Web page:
Kirkus Reviews QR Code
COMPULSIVE ACTS by Elias Aboujaoude


A Psychiatrist’s Tales of Ritual and Obsession

by Elias Aboujaoude

Pub Date: April 1st, 2008
ISBN: 978-0-520-25567-8
Publisher: Univ. of California

Sketchy profiles of obsessive-compulsive patients, from the director of Stanford’s Impulse Control Disorders Clinic.

During his tenure as a psychiatrist specializing in obsessive-compulsive disorder (OCD), Aboujaoude, whose work has appeared in the New York Times and the Wall Street Journal, among other publications, has treated numerous cases of behavioral addiction. Here, the author offers five stories of odd psychiatric conditions he has encountered, salting the narrative with breezy discussions of pertinent medical information (OCD afflicts between one and two percent of the population, males and females are equally likely to be affected, “excessive checking” is the most common form of OCD, etc.). With the steady assistance of his trusted clinic clerk Dawn (“Our schedule is like a symphony of which she is the masterful conductor”), Aboujaoude navigates the difficult psychological terrain of five unique patients, with all identifying details removed, of course. There’s George, who must maintain a certain distance between his nose and everything else; Pat, who suffers from trichotillomania, in which patients (often unconsciously) pull out their hair; Hannah, a 48-year-old kleptomaniac comparative-literature professor; Mr. Kuong, a Chinese-American who fell victim to the gambling meccas of Las Vegas and eventually committed suicide; and Alex, who’s online persona, “Sasha,” overtook his reality and led him to break up with his real girlfriend in favor of “Nadia,” his online “masterpiece girlfriend.” After relishing the opportunity to help each person, the author draws conclusions about the behavior and provides more information that may be helpful for those suffering from similar conditions. But the narrative fails to reflect Aboujaoude’s insistence that the book “is not merely a disjointed collection of research anecdotes and clinical tales.” The anecdotes transition awkwardly into the doctor’s evaluations and medical opinions, and the remembered dialogue is often stilted and riddled with excessive exclamation points.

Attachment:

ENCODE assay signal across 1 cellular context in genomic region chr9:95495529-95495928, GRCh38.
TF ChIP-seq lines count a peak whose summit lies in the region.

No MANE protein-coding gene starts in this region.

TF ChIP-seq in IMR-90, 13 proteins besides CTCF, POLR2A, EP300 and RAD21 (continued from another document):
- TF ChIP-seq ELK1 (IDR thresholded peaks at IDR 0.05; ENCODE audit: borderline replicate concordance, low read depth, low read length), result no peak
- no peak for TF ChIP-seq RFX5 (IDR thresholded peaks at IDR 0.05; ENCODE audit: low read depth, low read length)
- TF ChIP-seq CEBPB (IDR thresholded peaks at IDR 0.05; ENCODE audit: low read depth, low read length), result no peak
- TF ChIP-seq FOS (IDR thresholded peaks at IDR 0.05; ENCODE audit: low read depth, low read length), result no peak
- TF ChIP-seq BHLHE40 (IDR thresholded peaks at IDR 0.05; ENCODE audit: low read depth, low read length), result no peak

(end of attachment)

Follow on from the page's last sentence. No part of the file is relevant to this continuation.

Aboujaoude is obviously proud of his work—and he should be—but his skills as a writer are seriously lacking.